Although the number of applications that the University has
received is down 18 percent from last year, administrators have
several reasons to remain optimistic about the quality and quantity
of students from the incoming freshmen class.

“The interest in the University is higher than we thought and
better than expected,” Director of Undergraduate Admissions Ted
Spencer said.

According to a statement released yesterday, despite the
decreased applications, the number of paid enrollment deposits that
the admissions office has received is up eight percent – 6,571
deposits compared to 6,060 from last year.

If this trend continues, the University expects to yield a
larger total than their freshman enrollment target of 5,545.

Spencer described the incoming class as “one of the largest
enrollments we’ve ever had,” and called the quality of the incoming
class “as strong as other years and perhaps even stronger.” Quality
refers to the overall student enrollment average of high school
grades, standardized test scores and class ranking, Spencer
said.

The projected large influx of students has other departments at
the University anticipating changes for the next academic year.

Although an increase in enrollment is “always a variable
(housing contends) with in the summer,” Director of Housing Public
Affairs Alan Levy said “it may be more pronounced this year.”

While numbers for housing applications are even more preliminary
than enrollment, Levy said the department already has contingency
plans for student overflow, which include permanent and temporary
housing. The University guarantees housing to every first-year
student who applies within deadline.

Last year, housing ran at over 100 percent capacity for female
living quarters, and to compensate, converted pre-designated
lounges, with all amenities such as a phone and Ethernet, into
rooms. Levy said similar actions may be taken for a
larger-than-predicted enrollment this year.

“As the numbers firm up, we’ll know one way or another,” Levy
said.

Similarly, schools such as the College of Literature Science and
Arts and Engineering are making plans to open additional course
sections as needed, and student services such as orientation will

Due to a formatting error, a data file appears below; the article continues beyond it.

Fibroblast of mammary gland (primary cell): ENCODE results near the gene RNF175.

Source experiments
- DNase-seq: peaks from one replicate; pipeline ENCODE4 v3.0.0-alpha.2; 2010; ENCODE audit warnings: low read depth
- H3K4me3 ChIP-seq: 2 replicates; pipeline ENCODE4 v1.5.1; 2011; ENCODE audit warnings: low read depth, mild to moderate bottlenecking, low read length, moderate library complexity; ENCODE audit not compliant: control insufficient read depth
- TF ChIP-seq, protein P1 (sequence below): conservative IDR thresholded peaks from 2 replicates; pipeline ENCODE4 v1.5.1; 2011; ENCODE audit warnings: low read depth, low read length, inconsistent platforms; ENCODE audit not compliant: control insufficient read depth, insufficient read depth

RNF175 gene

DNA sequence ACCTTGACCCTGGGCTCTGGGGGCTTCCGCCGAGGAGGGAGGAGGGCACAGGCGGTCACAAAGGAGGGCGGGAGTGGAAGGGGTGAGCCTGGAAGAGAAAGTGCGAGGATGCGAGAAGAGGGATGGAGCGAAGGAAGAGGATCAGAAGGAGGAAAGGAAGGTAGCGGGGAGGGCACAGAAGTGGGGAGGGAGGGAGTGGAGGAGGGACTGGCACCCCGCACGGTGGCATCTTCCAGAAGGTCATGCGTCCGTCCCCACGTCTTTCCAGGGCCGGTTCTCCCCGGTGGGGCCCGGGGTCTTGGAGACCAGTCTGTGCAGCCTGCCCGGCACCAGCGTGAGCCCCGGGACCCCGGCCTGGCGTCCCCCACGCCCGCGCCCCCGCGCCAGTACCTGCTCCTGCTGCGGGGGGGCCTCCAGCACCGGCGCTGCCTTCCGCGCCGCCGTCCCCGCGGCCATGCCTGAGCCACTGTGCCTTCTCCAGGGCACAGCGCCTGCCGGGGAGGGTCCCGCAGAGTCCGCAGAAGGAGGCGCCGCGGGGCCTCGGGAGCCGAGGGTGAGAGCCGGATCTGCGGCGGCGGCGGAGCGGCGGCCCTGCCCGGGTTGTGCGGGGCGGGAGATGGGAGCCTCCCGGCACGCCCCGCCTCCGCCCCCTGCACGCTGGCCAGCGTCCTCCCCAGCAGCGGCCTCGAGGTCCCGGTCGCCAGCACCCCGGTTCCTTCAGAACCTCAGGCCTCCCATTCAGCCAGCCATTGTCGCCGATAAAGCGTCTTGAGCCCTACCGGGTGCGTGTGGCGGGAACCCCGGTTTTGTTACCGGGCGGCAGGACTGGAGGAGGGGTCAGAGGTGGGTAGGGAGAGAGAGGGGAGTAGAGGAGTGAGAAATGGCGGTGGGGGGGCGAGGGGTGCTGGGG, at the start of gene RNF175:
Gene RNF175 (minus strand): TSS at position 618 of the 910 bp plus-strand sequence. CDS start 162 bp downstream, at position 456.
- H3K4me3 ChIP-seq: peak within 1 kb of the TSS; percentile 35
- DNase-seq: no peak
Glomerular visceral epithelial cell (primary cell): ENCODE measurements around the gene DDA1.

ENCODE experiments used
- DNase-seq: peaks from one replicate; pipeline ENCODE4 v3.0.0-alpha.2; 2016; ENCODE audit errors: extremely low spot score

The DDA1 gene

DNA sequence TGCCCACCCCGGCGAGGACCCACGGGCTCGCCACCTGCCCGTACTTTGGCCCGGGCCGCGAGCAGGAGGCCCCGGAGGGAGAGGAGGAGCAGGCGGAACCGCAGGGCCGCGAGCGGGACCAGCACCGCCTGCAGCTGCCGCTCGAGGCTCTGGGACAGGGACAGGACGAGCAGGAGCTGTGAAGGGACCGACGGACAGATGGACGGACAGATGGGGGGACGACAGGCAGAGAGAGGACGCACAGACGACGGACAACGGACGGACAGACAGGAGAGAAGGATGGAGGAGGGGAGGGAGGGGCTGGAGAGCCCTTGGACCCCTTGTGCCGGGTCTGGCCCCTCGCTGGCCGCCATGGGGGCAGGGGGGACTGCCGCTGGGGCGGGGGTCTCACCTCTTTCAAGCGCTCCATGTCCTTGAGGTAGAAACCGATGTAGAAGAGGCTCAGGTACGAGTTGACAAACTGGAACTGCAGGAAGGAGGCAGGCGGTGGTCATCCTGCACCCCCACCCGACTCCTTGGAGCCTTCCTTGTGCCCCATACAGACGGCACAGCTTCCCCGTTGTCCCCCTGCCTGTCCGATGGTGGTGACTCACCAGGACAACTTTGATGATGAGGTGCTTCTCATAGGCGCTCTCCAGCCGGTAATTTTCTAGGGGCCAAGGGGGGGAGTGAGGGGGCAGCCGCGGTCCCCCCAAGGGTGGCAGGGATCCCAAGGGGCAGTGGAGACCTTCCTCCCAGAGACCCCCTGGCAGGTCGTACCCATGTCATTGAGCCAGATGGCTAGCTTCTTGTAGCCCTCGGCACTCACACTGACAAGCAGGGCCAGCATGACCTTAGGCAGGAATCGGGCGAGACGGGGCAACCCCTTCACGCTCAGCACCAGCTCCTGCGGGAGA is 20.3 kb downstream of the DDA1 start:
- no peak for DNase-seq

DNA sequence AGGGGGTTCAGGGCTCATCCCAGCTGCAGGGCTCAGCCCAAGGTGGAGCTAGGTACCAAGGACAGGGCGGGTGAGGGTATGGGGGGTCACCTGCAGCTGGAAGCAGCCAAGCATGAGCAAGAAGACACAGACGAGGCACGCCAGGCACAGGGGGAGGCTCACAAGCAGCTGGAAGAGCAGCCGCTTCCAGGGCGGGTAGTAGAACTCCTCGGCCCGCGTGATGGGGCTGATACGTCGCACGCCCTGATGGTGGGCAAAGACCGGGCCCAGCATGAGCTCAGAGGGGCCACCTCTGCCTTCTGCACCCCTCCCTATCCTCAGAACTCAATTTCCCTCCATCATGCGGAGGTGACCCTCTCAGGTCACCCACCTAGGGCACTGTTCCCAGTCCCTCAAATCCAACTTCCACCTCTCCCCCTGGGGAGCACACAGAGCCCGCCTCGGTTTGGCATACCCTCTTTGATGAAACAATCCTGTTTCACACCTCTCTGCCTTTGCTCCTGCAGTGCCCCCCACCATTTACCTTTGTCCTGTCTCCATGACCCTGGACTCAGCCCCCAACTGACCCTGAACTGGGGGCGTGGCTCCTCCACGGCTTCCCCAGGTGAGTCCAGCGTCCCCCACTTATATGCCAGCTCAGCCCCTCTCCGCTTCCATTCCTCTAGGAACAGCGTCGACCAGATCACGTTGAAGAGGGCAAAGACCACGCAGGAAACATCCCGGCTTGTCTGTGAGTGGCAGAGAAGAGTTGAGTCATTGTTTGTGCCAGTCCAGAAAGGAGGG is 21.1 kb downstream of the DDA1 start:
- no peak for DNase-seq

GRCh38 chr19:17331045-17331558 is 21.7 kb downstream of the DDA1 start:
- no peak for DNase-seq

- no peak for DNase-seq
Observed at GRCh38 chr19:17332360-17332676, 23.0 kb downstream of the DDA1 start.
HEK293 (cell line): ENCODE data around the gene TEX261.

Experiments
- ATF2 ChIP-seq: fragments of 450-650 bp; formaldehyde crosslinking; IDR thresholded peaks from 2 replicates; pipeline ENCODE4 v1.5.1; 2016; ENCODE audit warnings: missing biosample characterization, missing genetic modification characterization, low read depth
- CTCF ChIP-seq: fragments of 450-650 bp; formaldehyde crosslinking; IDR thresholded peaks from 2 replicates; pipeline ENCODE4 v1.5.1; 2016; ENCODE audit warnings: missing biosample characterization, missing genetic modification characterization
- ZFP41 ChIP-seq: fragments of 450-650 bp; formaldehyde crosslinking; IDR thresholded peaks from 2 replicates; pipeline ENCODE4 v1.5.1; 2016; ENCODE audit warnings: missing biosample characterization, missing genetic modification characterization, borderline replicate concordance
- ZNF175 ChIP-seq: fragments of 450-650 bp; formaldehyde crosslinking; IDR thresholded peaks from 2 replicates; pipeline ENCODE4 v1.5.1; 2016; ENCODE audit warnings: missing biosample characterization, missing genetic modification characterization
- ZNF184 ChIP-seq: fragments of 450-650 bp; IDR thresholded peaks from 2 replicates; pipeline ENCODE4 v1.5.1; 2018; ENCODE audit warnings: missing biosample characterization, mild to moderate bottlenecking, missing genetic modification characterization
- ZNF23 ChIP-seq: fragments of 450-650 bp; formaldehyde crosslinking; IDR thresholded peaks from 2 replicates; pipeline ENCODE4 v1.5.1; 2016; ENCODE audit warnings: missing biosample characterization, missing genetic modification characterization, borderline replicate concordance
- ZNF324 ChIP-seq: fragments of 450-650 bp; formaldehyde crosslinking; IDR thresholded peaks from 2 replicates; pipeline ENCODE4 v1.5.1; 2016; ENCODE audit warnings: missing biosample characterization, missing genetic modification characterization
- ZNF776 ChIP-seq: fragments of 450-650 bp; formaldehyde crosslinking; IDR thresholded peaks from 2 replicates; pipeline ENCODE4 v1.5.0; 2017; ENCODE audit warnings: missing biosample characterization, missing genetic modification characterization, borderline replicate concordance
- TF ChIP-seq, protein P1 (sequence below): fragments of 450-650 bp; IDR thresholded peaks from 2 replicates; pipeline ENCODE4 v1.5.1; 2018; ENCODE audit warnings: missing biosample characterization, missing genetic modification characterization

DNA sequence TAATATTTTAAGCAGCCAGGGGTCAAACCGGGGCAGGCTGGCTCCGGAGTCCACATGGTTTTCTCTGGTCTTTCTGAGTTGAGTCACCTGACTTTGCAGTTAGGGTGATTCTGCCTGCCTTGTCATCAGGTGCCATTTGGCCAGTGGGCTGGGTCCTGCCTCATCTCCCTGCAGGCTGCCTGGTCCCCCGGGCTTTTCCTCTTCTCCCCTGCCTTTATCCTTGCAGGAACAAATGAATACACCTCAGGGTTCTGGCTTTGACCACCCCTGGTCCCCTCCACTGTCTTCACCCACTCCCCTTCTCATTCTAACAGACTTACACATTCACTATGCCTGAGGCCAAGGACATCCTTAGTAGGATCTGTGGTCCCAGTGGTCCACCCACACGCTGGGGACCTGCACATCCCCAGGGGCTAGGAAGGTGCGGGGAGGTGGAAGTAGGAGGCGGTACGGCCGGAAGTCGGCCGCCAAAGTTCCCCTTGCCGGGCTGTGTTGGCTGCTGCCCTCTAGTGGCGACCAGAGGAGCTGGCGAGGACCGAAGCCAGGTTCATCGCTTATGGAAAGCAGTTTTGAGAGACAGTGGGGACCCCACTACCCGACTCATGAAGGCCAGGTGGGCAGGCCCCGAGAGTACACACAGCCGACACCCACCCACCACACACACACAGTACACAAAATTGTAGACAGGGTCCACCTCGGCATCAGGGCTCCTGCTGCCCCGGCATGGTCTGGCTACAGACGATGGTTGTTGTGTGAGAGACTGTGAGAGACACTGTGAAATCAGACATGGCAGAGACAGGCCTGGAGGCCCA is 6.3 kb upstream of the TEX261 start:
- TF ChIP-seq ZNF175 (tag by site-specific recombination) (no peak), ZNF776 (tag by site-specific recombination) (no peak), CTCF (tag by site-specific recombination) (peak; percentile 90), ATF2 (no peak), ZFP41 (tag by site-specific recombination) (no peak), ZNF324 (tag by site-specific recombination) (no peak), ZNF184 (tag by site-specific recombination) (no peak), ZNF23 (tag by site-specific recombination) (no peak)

be adjusted to accommodate a larger incoming class, said University
spokeswoman Julie Peterson.

“We are doing everything we need to do so when students arrive
in the fall, they will have the classes they want to take and space
to live in the campus area,” Spencer said. “Plans are underway to
accommodate our students, and we are going to make sure they have a
quality experience while they’re here.”

Peterson also emphasized that the numbers for paid enrollment
are not the same as those for student enrollment – each year, there
are a number of students who pay the deposit but later decide not
to attend the University.

These numbers are only “close to final,” and the official
figures will not be available until after the third week of classes
in the fall, Peterson added.

The University attributes the significant change in application
and enrollment numbers to several factors, including the revised
application process.

As of May 16, 2004, the University received 21,261 applications
compared to the 25,918 received at the same time last year.

In response to the Supreme Court’s decision that LSA’s
admissions policies were unconstitutional, the University adjusted
its application to include three essays and more personal
information from the applicant.

“People chose not to apply to Michigan because of the additional
essays that we required,” Spencer speculated. “For students that
Michigan was not their first choice, they might not have elected to
do the application.”

Other colleges, like Ohio State University, who also altered
their admissions process, have seen decreases in applications. In
response to the Supreme Court’s decision, OSU added four short
essays to an application that previously required no writing.

Total applications are down 15 percent from last year at OSU,
said Mabel Freeman, OSU’s assistant vice president for
undergraduate admissions. Freeman also describes the incoming class
as the “strongest academic pool of students ever.”

Additionally, OSU reports that applications from black students
are down 28 percent and down two percent for Hispanic students.

At the University of Michigan, applications from
underrepresented minority students are down about 21 percent –
three percent more than the total applicant pool.

Peterson said the discrepancy between all students and
underrepresented minorities is a result of the relatively small
pool of minority applicants. Small changes in numbers can create
large changes in percentages, she said.

Peterson also attributes the decrease in applications to the
national trend of individual students applying to fewer
colleges.

“It makes sense that as college applications become more
demanding, students will be less inclined to fill out a large
number of them,” she said.

Following this trend, Michigan State University, who made modest
changes to their application such as a recommended personal
statement, saw their applications decrease by 14 percent, MSU’s
Director of Admissions Pamela Horne said.

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